Connecticut MTM pilot wins Pinnacle

Share This Page
Connecticut collaboration received Pinnacle Award for MTM demonstration project
Pinnacle Award recipients Michael P. Starkowski, Margherita R. Giuliano, and Marie Smith are joined by Evelyn Dudley, Connecticut Department of Social Services Pharmacy Manager at APhA headquarters before the awards ceremony.

Imagine a unique collaboration among a payer, university pharmacy faculty researchers, and a state pharmacists association to deliver pharmacist-provided medication therapy management (MTM) in a patient-centered medical home setting. Imagine a network of specially trained pharmacists who work on a contract basis and have those crucial face-to-face conversations with the patient in the primary care physician’s office between physician visits. Now imagine results that include resolving nearly 80% of drug therapy problems and estimated annual savings that are on trend to more than pay for the contracted pharmacist services.

That’s what happened in Connecticut with a demonstration project from July 2009 to May 2010 for which findings were published in the April 2011 Health Affairs. The collaboration among the Connecticut Department of Social Services (DSS), the University of Connecticut (UCONN) School of Pharmacy, and the Connecticut Pharmacists Association (CPA) was recognized with a 2012 Pinnacle Award in the Government Agency–Nonprofit Organization–Association category from the APhA Foundation at a ceremony on June 25. (See sidebar for information on the two other Pinnacle Award winners.)

Crystal eagles were presented to the three coauthors of the Health Affairs article: Marie Smith, PharmD, Henry A. Palmer Endowed Professor in Community Pharmacy Practice and Assistant Dean for Practice and Public Policy Partnerships at the UCONN School of Pharmacy; Margherita R. Giuliano, BSPharm, CAE, CPA Executive Vice President; and Michael P. Starkowski, former DSS Commissioner.

Accepting the award for the group at the elegant evening ceremony at APhA headquarters in Washington, DC, Giuliano said, “Connecticut may be a small state, but we have larger-than-life expectations.” She attributed the collaboration to relationships developed over the years.

Preparation meets opportunity

Planning process: Smith meets with Lisa Bragaw, PharmD, PhamNetEx pharmacist.

DSS, which administers Medicaid and other state and federal health care programs in Connecticut, applied in October 2006 for a Medicaid Transformation Grant under the Deficit Reduction Act. DSS requested $5 million; the state committed $500,000 even though there wasn’t a required match, Starkowski told Pharmacy Today. “We felt that federal officials would view our application in a more positive light if the state was actually putting some skin in the game,” he recalled.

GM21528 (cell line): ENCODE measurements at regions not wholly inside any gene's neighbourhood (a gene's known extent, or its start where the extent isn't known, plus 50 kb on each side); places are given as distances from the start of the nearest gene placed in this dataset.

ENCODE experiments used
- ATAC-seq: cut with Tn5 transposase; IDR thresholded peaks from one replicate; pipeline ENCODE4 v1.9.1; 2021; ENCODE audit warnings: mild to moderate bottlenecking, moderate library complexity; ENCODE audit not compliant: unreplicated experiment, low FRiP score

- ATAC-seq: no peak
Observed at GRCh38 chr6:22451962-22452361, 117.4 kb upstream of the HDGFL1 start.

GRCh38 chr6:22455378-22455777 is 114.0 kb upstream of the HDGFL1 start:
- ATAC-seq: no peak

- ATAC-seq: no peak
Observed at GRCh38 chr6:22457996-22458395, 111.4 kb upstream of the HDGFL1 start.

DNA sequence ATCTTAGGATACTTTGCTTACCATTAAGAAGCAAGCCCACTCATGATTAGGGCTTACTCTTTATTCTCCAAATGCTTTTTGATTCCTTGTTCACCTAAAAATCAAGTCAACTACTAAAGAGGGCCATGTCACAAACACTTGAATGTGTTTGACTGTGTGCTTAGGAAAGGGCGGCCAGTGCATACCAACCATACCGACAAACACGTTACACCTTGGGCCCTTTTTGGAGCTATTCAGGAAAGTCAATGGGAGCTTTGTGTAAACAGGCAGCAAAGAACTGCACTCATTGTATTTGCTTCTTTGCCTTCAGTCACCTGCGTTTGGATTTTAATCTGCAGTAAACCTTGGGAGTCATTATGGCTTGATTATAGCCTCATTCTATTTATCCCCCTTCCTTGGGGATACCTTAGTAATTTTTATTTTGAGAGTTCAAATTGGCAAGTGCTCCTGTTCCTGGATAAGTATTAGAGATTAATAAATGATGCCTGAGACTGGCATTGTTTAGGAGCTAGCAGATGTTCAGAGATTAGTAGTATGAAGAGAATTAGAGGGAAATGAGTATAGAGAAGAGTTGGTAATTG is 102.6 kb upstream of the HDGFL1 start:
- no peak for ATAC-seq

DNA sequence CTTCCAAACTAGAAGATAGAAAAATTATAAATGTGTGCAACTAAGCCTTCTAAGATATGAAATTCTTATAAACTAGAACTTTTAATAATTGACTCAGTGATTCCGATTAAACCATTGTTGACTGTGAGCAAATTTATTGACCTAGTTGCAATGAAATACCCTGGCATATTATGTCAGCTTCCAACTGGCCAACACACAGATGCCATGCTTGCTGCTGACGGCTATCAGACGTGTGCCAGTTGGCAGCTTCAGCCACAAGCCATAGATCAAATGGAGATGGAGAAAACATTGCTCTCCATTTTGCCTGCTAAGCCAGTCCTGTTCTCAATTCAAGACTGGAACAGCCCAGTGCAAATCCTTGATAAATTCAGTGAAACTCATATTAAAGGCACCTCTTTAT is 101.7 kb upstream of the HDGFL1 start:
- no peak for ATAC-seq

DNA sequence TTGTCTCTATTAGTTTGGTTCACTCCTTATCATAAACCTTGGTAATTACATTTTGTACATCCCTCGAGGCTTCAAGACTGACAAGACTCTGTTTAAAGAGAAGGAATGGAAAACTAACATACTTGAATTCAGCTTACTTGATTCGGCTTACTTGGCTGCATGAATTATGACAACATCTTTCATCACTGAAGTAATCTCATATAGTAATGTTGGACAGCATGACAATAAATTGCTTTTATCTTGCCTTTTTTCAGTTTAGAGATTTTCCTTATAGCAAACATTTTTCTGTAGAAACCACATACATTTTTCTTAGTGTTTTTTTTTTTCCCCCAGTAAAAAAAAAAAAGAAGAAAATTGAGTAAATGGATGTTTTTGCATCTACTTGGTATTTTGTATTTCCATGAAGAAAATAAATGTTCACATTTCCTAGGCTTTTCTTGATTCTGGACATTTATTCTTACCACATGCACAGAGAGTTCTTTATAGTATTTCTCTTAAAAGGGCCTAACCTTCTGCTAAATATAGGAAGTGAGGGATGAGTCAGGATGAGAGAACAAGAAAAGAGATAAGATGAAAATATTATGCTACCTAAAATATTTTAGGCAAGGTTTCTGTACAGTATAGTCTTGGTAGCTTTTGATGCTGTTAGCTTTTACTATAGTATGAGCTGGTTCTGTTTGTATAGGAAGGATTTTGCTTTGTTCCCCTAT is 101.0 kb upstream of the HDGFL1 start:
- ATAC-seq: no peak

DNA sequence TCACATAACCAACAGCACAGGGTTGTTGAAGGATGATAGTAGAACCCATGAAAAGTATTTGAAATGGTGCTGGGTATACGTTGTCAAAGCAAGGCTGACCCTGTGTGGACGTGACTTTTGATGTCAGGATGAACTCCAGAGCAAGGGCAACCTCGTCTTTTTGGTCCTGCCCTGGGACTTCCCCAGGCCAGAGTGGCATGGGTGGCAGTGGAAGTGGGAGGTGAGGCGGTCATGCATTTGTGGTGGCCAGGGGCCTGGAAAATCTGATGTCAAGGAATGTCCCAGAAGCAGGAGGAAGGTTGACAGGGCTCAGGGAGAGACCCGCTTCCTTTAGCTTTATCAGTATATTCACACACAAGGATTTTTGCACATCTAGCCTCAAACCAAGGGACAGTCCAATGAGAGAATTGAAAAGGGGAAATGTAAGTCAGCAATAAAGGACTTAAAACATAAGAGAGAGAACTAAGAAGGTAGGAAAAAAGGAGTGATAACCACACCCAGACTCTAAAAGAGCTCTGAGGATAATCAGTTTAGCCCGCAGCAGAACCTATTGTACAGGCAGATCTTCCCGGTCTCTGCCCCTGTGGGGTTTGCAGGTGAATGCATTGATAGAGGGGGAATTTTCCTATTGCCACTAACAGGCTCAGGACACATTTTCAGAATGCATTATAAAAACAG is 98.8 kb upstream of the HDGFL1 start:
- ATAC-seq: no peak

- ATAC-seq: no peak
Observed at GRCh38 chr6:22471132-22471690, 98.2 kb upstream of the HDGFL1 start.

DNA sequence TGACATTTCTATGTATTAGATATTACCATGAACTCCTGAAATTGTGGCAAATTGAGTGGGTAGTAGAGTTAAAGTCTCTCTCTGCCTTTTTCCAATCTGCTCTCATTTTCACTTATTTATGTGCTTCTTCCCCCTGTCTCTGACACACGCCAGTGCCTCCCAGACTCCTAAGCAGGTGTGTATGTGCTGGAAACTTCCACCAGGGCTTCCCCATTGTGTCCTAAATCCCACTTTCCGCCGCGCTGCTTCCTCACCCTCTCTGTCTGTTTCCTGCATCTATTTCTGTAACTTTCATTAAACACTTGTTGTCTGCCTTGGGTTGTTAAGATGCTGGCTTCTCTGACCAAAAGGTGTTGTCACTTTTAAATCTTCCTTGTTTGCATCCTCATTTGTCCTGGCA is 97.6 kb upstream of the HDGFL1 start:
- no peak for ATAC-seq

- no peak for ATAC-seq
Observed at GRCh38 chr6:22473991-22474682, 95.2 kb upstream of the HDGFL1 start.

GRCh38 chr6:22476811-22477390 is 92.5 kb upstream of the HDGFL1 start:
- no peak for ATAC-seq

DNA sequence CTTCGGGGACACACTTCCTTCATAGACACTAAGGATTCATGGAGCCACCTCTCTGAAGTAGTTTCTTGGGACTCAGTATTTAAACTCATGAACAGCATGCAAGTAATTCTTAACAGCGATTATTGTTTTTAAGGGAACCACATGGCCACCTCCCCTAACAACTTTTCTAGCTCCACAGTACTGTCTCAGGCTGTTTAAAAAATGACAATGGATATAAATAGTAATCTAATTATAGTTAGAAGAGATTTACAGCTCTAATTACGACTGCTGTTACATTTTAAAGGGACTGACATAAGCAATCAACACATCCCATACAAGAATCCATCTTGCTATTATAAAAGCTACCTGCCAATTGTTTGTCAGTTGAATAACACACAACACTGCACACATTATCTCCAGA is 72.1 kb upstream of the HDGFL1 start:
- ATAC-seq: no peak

CMS awarded the grant to DSS in February 2007. The total budget for the whole project was $5.5 million. Originally, the project was conceived as a health information exchange that included e-prescribing, pretty new concepts back then, Starkowski said. But as the project participants started moving through the process, DSS realized that they would have money left over.

“So we went back to the federal government,” Starkowski said. “This is not uncommon. And it was well before they asked for any of the money back. We asked for authorization to use the unspent funds for an MTM program.”

The idea for an MTM program grew out of the good relationships that DSS had formed with both the UCONN School of Pharmacy and CPA. At the beginning of Medicare Part D, CPA proposed that a network of pharmacists be paid a stipend to match patients on complex medication regimens with an appropriate plan. DSS expanded that innovative initiative with UCONN; with oversight from the school of pharmacy, third- and fourth-year student pharmacists also were paid a stipend to help patients with less complex regimens. By the time the federal grant opportunity arose, “we had a longstanding relationship, and we kept fostering that relationship,” Starkowski continued.

The state association also had worked with DSS on a preferred drug list, a difficult process to put through with the state legislature that didn’t want a strict formulary. CPA also had met with Starkowski and his staff “to talk about moving much more into a clinical and a management role, a coordination role, than thinking of the pharmacist as you would traditionally think of a pharmacist behind the counter,” he said. “So the MTM concept was in the back of our minds, and it kept coming up to the surface.”